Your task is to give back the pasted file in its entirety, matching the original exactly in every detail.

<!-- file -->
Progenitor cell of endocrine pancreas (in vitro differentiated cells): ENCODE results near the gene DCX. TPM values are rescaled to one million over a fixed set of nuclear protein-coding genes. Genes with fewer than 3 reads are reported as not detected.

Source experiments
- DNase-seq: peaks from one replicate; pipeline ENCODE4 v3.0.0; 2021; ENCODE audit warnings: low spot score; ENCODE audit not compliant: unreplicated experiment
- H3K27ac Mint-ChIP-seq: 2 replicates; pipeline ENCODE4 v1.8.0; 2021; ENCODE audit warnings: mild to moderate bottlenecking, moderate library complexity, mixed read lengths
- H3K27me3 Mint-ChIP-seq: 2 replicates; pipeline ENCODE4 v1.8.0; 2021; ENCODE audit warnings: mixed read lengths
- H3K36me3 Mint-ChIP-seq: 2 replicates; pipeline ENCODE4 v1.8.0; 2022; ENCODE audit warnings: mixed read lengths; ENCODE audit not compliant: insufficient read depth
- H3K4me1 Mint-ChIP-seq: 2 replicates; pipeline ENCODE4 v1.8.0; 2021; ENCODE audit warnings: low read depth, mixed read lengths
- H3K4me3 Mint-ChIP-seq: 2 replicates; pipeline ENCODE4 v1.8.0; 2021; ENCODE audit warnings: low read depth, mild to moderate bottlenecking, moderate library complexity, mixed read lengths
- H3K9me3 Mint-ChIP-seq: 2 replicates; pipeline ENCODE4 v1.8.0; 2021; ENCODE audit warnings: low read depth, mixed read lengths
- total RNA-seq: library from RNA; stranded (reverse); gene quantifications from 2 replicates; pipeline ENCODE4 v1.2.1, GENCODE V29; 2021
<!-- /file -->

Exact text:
Progenitor cell of endocrine pancreas (in vitro differentiated cells): ENCODE results near the gene DCX. TPM values are rescaled to one million over a fixed set of nuclear protein-coding genes. Genes with fewer than 3 reads are reported as not detected.

Source experiments
- DNase-seq: peaks from one replicate; pipeline ENCODE4 v3.0.0; 2021; ENCODE audit warnings: low spot score; ENCODE audit not compliant: unreplicated experiment
- H3K27ac Mint-ChIP-seq: 2 replicates; pipeline ENCODE4 v1.8.0; 2021; ENCODE audit warnings: mild to moderate bottlenecking, moderate library complexity, mixed read lengths
- H3K27me3 Mint-ChIP-seq: 2 replicates; pipeline ENCODE4 v1.8.0; 2021; ENCODE audit warnings: mixed read lengths
- H3K36me3 Mint-ChIP-seq: 2 replicates; pipeline ENCODE4 v1.8.0; 2022; ENCODE audit warnings: mixed read lengths; ENCODE audit not compliant: insufficient read depth
- H3K4me1 Mint-ChIP-seq: 2 replicates; pipeline ENCODE4 v1.8.0; 2021; ENCODE audit warnings: low read depth, mixed read lengths
- H3K4me3 Mint-ChIP-seq: 2 replicates; pipeline ENCODE4 v1.8.0; 2021; ENCODE audit warnings: low read depth, mild to moderate bottlenecking, moderate library complexity, mixed read lengths
- H3K9me3 Mint-ChIP-seq: 2 replicates; pipeline ENCODE4 v1.8.0; 2021; ENCODE audit warnings: low read depth, mixed read lengths
- total RNA-seq: library from RNA; stranded (reverse); gene quantifications from 2 replicates; pipeline ENCODE4 v1.2.1, GENCODE V29; 2021